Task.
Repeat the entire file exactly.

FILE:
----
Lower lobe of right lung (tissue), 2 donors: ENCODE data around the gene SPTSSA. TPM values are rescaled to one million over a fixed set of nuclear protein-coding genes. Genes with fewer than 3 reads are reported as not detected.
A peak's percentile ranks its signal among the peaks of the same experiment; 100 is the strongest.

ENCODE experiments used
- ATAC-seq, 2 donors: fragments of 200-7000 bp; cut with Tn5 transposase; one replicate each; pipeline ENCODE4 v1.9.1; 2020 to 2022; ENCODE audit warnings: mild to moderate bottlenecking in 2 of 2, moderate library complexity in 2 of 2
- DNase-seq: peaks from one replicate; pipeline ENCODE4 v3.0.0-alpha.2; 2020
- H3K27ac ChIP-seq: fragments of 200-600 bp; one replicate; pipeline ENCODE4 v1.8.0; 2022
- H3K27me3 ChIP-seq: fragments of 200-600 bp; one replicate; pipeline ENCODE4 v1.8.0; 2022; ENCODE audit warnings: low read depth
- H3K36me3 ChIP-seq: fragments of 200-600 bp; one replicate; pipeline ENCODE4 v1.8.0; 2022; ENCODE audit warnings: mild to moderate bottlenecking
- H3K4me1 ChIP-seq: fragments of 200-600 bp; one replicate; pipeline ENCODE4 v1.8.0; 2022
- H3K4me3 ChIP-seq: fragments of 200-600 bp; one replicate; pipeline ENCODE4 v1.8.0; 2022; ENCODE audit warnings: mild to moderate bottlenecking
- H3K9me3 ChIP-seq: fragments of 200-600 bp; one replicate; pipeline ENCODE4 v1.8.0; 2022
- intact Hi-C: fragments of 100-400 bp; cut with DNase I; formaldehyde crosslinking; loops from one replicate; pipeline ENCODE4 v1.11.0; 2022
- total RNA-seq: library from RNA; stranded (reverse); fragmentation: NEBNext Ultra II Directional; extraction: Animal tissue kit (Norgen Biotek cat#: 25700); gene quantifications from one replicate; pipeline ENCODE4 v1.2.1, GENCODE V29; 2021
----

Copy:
Lower lobe of right lung (tissue), 2 donors: ENCODE data around the gene SPTSSA. TPM values are rescaled to one million over a fixed set of nuclear protein-coding genes. Genes with fewer than 3 reads are reported as not detected.
A peak's percentile ranks its signal among the peaks of the same experiment; 100 is the strongest.

ENCODE experiments used
- ATAC-seq, 2 donors: fragments of 200-7000 bp; cut with Tn5 transposase; one replicate each; pipeline ENCODE4 v1.9.1; 2020 to 2022; ENCODE audit warnings: mild to moderate bottlenecking in 2 of 2, moderate library complexity in 2 of 2
- DNase-seq: peaks from one replicate; pipeline ENCODE4 v3.0.0-alpha.2; 2020
- H3K27ac ChIP-seq: fragments of 200-600 bp; one replicate; pipeline ENCODE4 v1.8.0; 2022
- H3K27me3 ChIP-seq: fragments of 200-600 bp; one replicate; pipeline ENCODE4 v1.8.0; 2022; ENCODE audit warnings: low read depth
- H3K36me3 ChIP-seq: fragments of 200-600 bp; one replicate; pipeline ENCODE4 v1.8.0; 2022; ENCODE audit warnings: mild to moderate bottlenecking
- H3K4me1 ChIP-seq: fragments of 200-600 bp; one replicate; pipeline ENCODE4 v1.8.0; 2022
- H3K4me3 ChIP-seq: fragments of 200-600 bp; one replicate; pipeline ENCODE4 v1.8.0; 2022; ENCODE audit warnings: mild to moderate bottlenecking
- H3K9me3 ChIP-seq: fragments of 200-600 bp; one replicate; pipeline ENCODE4 v1.8.0; 2022
- intact Hi-C: fragments of 100-400 bp; cut with DNase I; formaldehyde crosslinking; loops from one replicate; pipeline ENCODE4 v1.11.0; 2022
- total RNA-seq: library from RNA; stranded (reverse); fragmentation: NEBNext Ultra II Directional; extraction: Animal tissue kit (Norgen Biotek cat#: 25700); gene quantifications from one replicate; pipeline ENCODE4 v1.2.1, GENCODE V29; 2021